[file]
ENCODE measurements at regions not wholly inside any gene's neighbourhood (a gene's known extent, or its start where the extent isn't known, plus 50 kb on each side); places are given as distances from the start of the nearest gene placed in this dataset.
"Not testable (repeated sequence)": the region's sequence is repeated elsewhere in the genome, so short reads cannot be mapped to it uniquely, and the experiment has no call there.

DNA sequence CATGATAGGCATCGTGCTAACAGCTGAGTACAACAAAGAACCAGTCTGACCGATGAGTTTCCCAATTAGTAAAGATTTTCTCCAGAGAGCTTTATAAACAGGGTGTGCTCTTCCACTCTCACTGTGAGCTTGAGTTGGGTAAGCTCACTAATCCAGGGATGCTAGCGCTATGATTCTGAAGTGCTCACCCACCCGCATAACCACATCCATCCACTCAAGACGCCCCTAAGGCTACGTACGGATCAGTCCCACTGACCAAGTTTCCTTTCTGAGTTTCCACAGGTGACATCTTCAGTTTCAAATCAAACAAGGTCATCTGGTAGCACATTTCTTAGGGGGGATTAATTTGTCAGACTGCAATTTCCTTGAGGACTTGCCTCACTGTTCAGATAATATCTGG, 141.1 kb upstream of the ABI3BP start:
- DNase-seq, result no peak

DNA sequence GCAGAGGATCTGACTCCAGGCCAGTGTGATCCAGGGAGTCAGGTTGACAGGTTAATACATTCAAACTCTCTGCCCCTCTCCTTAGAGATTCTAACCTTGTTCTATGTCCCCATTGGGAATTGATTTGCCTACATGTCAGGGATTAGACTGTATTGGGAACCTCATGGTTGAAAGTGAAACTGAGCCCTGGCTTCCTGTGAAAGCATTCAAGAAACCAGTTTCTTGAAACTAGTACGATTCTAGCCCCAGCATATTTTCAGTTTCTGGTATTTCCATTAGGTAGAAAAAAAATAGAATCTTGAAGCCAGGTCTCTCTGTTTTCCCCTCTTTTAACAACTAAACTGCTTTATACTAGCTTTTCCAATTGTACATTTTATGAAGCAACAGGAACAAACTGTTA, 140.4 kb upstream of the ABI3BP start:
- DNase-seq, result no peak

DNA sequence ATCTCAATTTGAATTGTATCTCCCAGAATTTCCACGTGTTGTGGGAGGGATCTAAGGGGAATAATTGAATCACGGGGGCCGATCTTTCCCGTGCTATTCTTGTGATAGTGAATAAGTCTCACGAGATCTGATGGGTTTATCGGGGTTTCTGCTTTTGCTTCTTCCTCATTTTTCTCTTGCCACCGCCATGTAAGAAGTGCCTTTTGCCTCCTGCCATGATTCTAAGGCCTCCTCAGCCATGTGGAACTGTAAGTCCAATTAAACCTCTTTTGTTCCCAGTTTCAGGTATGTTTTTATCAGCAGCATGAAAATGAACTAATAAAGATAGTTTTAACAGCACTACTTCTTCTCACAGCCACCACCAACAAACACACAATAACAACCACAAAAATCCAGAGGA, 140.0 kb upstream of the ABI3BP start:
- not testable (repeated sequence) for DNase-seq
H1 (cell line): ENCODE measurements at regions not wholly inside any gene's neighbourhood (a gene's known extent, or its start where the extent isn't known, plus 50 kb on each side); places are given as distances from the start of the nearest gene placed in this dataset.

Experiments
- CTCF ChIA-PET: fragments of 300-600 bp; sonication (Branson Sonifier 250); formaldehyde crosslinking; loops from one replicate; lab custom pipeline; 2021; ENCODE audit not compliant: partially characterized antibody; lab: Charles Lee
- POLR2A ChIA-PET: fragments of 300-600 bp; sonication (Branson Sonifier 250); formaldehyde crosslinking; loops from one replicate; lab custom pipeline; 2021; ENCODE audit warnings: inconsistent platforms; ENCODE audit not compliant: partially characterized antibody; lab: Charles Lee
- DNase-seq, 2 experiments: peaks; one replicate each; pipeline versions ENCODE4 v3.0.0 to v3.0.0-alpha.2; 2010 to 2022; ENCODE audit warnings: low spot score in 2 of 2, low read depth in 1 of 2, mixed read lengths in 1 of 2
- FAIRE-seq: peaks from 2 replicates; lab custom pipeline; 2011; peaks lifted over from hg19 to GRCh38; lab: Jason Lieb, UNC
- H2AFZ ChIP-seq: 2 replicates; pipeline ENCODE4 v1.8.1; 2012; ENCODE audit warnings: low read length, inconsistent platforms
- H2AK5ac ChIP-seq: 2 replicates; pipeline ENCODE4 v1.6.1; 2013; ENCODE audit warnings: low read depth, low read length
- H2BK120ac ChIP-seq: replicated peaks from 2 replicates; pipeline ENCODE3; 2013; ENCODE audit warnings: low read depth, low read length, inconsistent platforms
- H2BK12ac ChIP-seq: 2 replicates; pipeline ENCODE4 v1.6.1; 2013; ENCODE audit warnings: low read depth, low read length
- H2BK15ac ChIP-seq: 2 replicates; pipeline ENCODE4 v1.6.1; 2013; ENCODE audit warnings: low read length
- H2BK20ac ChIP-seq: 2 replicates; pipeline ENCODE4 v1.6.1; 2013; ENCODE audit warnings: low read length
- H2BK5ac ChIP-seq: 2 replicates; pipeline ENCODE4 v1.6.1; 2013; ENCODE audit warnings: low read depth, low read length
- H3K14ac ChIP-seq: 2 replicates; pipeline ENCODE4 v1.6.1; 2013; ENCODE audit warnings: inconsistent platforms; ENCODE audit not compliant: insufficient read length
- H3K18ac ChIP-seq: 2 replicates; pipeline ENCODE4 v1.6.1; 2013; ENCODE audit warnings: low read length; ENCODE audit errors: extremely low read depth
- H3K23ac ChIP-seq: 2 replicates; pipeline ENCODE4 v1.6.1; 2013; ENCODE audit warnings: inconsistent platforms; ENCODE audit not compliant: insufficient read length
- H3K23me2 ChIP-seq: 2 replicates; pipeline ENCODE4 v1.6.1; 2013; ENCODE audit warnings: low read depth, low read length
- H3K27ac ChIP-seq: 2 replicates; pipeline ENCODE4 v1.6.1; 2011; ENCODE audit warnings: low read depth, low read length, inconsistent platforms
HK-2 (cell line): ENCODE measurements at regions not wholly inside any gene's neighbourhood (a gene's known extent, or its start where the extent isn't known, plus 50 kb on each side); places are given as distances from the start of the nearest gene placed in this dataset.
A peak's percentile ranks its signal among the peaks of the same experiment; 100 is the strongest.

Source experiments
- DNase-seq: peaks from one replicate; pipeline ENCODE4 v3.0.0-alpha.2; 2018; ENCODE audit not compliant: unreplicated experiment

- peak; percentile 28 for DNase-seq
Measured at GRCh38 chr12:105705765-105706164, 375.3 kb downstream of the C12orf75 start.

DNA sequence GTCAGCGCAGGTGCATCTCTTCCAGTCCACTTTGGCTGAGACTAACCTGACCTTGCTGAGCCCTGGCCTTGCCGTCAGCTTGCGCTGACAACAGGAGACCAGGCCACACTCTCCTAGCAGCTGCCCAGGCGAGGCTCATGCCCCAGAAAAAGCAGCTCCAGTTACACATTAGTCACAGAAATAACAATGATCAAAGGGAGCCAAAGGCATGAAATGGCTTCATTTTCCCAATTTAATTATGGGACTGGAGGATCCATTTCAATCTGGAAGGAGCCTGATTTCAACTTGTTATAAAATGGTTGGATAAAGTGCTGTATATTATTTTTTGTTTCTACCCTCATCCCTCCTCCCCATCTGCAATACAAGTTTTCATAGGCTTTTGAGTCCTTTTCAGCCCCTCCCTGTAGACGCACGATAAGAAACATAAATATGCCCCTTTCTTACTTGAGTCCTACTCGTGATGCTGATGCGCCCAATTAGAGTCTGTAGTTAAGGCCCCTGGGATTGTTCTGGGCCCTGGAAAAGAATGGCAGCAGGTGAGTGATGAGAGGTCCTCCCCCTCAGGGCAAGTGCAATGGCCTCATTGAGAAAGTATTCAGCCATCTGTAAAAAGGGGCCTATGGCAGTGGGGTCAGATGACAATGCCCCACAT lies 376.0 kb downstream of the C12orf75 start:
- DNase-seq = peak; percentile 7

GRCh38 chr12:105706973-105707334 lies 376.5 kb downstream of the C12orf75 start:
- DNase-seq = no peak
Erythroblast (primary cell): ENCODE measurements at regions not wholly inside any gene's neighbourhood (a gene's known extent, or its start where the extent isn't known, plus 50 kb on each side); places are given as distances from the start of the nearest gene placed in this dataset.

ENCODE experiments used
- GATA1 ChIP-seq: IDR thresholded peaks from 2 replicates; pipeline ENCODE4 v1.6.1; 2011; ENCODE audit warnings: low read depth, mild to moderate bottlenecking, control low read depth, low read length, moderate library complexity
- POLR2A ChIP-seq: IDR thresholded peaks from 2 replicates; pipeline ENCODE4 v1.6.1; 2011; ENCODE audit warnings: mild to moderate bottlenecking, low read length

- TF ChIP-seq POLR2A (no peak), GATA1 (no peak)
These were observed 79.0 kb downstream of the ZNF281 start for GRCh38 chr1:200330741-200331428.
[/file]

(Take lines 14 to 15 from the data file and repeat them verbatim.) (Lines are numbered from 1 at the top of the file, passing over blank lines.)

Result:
- FAIRE-seq: peaks from 2 replicates; lab custom pipeline; 2011; peaks lifted over from hg19 to GRCh38; lab: Jason Lieb, UNC
- H2AFZ ChIP-seq: 2 replicates; pipeline ENCODE4 v1.8.1; 2012; ENCODE audit warnings: low read length, inconsistent platforms